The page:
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100 years of citizen education

CANR plans to celebrate the 100th anniversary of the cooperative extension service in the fall

By Julia Werth
On March 3, 2014

This coming fall UConn's College of Agriculture and Natural Resources will be celebrating the 100th anniversary of the Cooperative Extension Service along with all other land grant colleges across the United States. 

"Cooperative Extension is what distinguishes land grant universities, it gives us a direct connection with the citizens of the state," Dr. Gregory Weidemann, the Dean of the College of Agriculture and Natural Resources, said. 

Since it began in 1914 with the Smith-Lever Act, the goal of the program has been to provide citizens non-credit education and information that meets their needs, whether it is in the field of agriculture, sustainability, economics, nutrition or another area of importance to the average citizen. 

"The idea is to take the resources and knowledge we have out to the people of Connecticut," Weidemann said. 

And those resources and knowledge will only be expanding in the years to come. 

The College of Agriculture and Natural Resources has seen a dramatic increase in their enrollment over the past few years, making them the second fastest growing college or school on campus. 

Although this increase certainly poses challenges such as larger class sizes and more strain on undergraduate advisors, "as a dean, more kids is always better than not enough," Weidemann said.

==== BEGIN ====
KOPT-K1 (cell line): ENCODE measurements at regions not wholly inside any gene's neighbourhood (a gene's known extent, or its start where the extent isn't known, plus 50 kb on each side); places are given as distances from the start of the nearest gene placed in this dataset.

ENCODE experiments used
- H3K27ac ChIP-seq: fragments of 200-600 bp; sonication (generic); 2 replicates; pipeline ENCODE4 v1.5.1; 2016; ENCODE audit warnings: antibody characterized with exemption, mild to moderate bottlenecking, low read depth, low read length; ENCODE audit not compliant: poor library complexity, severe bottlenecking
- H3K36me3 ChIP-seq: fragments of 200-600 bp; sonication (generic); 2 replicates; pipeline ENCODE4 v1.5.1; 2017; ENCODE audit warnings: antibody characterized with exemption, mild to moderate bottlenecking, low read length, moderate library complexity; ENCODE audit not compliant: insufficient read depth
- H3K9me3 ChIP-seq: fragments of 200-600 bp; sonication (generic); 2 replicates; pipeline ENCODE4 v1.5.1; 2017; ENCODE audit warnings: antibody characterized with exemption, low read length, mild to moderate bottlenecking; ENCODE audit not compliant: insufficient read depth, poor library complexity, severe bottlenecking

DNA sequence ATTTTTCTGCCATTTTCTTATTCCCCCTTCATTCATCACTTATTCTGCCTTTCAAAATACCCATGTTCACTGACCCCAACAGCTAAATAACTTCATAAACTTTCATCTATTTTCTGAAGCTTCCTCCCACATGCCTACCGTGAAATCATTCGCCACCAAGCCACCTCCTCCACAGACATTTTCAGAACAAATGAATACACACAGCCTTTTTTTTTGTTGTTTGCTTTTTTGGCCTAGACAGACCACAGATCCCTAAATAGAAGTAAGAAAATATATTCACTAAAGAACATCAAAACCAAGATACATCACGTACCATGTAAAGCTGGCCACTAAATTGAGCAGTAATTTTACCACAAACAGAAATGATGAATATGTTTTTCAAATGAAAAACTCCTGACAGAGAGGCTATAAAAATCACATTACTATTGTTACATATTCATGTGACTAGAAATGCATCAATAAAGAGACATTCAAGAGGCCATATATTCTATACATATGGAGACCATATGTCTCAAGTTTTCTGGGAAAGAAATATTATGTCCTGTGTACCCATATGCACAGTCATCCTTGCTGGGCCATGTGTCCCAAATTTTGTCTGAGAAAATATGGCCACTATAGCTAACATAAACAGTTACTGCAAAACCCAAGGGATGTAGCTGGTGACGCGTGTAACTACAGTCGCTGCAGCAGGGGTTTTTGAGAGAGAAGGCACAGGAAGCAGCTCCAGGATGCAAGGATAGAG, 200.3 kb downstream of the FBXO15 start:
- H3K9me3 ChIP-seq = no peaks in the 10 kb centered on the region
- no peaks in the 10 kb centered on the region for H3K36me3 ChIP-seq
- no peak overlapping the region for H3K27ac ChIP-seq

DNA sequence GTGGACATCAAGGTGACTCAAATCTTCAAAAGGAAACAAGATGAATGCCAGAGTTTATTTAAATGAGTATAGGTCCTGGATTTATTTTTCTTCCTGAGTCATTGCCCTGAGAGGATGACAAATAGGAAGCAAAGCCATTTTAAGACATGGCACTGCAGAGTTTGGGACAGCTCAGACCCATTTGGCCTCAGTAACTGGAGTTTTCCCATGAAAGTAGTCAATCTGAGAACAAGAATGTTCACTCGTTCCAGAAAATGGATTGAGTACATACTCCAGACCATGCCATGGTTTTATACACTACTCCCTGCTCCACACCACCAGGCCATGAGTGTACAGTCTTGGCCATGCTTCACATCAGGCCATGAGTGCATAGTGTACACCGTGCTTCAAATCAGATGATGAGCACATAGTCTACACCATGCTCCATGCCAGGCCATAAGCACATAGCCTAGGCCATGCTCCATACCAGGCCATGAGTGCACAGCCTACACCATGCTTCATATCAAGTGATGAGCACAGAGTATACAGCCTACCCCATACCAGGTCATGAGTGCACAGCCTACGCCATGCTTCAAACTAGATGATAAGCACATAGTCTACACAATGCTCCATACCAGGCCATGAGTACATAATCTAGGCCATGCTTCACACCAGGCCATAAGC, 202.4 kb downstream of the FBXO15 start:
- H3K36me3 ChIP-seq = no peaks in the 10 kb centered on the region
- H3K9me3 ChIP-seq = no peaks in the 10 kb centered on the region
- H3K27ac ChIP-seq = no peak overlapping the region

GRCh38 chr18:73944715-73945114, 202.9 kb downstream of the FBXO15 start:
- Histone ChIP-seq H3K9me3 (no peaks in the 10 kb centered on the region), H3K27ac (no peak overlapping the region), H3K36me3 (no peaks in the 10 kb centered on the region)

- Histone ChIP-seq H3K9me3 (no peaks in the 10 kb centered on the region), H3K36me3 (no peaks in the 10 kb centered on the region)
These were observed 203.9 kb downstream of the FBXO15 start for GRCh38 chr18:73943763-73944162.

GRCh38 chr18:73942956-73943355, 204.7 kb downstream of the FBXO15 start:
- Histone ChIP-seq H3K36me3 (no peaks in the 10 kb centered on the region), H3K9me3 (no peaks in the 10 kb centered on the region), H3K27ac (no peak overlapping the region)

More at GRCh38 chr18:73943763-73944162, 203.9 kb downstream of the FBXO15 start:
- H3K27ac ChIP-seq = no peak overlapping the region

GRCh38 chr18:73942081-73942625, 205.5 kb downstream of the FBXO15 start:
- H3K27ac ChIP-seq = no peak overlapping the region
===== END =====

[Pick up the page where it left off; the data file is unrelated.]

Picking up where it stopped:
To ensure that the school is able to handle the influx of students, 14 new faculty members spread across the different departments will be joining the college in the fall. 

Seven of these hires are replacements for the seven faculty we have retiring this spring, but the other seven are part of the university-wide faculty hiring initiative which aims to reduce the student-faculty ratio. This program is part of the reason for the increased rates of tuition over the past couple years. 

"I am very pleased with these hires, they will help us to better serve student needs," Weidemann said.

The college is also hoping to expand in terms of the departments they offer by adding the Department of Kinesiology. Currently, the department is part of the Neag School, but because the related departments of nutrition and allied health are part of the College of Agriculture and Natural Resources, this change makes perfect sense. 

"It has a better synergy and fit in our college," Weidemann said. 

Although to the average person, none of these departments seem to really fit in with the theme of Agriculture and Natural Resources, many agricultural colleges and schools across the country contain food, health and environmental-related departments. 

Even though it is the norm, UConn's College of Agriculture and Natural Resources may be known as something different in the near future. 

"Nothing has been approved yet, but we have been discussing changing our name to better highlight the variety of departments we offer, especially the health related sciences," Weidemann said. 


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